Tuesday, September 11, 2012

Fall friendly advice

Hello!  Just FYI - in general, I don't like being practical, and some would argue that I am NOT very practical, but, nevertheless, it's time for some very practical home advice.  Can I say practical again? Annoying isn't it?

Yes, I'm grumpy that summer is coming to a close.  But, at least it's a little cooler at this time of year, it's in the 70's and 80's right now (as opposed to 90 or 100 just a few weeks ago).  And although we're still in shorts, it's cool enough to tackle some household chores in the next few weeks, to get ready for the cold weather. Dare I say, it's time to winterize?  Shudder.

Even in a new home, you need to take some time to get ready for whatever winter is going to hand us.  And, although I'd rather be splashing in the lake, or sitting by the camp fire, there are lots of things I'm going to be taking care of in our home and yard. Yup, winterizing.  The effort I put in this fall, will save money and time in the spring.  And give me more time and money next summer for lakes, boats and fires.


Attics require 12 inches insulation.  Without it, it's the same as leaving the front door open. A good rule of thumb is, if you can see the joists or rafters, you need more.  When we built our modular home, the upstairs was unfinished.  We (I mean Big A - I drank coffee) put in about 15" of insulation just to be extra certain we weren't going to allow our heat to escape through the second floor.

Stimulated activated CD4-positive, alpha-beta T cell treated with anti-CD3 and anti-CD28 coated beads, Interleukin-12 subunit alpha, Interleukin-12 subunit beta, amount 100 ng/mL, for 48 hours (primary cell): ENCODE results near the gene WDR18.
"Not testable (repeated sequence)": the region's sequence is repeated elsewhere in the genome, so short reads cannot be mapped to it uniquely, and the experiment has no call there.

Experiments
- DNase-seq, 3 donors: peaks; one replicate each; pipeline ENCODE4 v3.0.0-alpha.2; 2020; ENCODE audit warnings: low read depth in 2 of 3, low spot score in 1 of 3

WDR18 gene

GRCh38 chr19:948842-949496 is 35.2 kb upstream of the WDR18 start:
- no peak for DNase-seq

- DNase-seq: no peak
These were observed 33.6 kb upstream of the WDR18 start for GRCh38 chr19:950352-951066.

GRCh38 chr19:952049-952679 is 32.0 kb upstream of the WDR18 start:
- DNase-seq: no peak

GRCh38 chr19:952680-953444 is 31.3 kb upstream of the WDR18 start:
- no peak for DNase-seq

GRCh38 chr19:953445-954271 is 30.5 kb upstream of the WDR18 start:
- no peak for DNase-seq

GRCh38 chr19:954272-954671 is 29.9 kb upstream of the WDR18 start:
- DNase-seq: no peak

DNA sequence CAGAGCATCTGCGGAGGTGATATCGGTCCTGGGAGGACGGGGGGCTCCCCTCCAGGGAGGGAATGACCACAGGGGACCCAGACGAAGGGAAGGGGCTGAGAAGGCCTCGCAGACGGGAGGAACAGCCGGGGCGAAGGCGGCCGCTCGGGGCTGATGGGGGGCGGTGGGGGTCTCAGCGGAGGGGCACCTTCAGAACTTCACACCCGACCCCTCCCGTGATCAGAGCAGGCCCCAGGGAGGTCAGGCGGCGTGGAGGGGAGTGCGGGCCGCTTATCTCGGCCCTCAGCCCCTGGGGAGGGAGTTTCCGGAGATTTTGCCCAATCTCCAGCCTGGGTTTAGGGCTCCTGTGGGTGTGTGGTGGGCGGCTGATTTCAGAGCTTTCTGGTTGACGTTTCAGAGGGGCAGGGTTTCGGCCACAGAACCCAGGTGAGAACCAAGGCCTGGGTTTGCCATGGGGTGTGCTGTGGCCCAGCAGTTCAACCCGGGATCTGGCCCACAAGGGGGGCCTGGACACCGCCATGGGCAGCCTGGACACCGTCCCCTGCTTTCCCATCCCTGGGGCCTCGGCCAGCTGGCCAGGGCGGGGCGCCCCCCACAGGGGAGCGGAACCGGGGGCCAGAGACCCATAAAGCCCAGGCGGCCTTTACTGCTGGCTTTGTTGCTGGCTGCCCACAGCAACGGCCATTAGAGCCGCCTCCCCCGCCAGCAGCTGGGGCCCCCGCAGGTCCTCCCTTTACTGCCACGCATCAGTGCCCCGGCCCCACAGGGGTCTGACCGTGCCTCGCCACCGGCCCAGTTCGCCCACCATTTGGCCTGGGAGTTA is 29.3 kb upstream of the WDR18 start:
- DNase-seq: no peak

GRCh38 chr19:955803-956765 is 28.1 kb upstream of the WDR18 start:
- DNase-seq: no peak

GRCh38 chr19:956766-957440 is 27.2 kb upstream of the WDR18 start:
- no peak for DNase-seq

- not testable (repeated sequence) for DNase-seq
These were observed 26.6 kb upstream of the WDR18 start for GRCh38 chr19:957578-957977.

Storm windows.

If you have you have single pane glass windows, you could replace the windows, but for a fraction of the cost you could install storms.  Installation is fairly simple, and you could reduce the amount of heat lost out of your windows by 40%!  Uh, that's a no-brainer, right?!


Cleaning the gutters to keep them free of leaves and pine needles, is a nasty business, but it'll keep snow and rain off of the roof. You don't need roof damage!  Furthermore, clean and properly aligned gutters make sure the down spouts take the water away from the house, so you don't get damage to the rest of your home.


A drafty home is not good for your heating bill.  Before it's 5 degrees below, walk around the house on a windy day, and find the drafts.   Pay special attention to door and window frames, electrical outlets and recessed lighting. You can stop door drafts with door sweeps, weather stripping and caulk.  Similarly caulk around leaky windows and outlets.


Turn the furnace on to make sure its working.  The first run may produce a dusty smell, but that's fine and should disperse soon.  If not, have the furnace checked out.  Last week, by accident the furnace was turned on, and although it was not on purpose, not only were we baked to death nice and toasty, I smelled that distinctive smell, and knew our furnace is in working order.   Before you use your furnace, replace filters to keep it running efficiently.

(Note: allot extra time for your trip to Home Depot for the filters - it takes me at least 30 minutes to find the filter aisle, and 30 more to find the right size filter!)


Remove fallen leaves from around your yard.  By "remove fallen leaves", I mean rake.  Raking produces blisters, herniated discs, and sometimes head trauma (don't ask).  BUT, it's good for your lawn.  And although I dread raking leaves in the Fall, I dread raking dead wet leaves that are stuck to the ground like cement in the Spring, even more!


Cut the grass short before the first frost.  Long grass can bend and trap moisture in your lawn, which can cause mold. Eww.

If you do anything else in the fall to get ready for winter, let me know!  I'm all in for saving on the heating bill, and having more free time in the Spring and Summer!